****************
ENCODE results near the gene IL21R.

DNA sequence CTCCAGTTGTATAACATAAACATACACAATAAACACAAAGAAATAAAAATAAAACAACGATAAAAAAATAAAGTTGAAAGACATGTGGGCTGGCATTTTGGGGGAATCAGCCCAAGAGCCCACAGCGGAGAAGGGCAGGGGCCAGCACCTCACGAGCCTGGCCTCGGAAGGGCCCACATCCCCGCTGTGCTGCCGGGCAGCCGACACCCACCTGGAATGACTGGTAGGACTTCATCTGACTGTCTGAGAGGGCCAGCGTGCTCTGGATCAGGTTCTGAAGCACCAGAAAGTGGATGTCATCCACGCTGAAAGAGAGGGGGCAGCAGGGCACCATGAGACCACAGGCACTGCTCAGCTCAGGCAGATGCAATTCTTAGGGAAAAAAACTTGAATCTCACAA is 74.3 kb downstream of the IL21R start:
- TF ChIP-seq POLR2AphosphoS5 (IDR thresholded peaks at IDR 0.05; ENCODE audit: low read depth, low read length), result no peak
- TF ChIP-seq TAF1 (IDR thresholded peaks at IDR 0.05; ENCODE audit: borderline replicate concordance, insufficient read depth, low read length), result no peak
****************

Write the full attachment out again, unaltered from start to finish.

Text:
ENCODE results near the gene IL21R.

DNA sequence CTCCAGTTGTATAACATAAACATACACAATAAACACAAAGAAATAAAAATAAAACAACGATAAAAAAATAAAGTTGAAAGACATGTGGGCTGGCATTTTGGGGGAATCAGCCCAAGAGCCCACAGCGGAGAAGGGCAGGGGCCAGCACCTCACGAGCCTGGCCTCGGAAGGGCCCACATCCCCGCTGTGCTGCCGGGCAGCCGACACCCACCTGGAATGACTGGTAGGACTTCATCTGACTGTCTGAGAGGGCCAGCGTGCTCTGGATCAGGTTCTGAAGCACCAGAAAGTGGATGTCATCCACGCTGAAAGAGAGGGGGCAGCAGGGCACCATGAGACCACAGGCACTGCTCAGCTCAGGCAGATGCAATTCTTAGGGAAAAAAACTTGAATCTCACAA is 74.3 kb downstream of the IL21R start:
- TF ChIP-seq POLR2AphosphoS5 (IDR thresholded peaks at IDR 0.05; ENCODE audit: low read depth, low read length), result no peak
- TF ChIP-seq TAF1 (IDR thresholded peaks at IDR 0.05; ENCODE audit: borderline replicate concordance, insufficient read depth, low read length), result no peak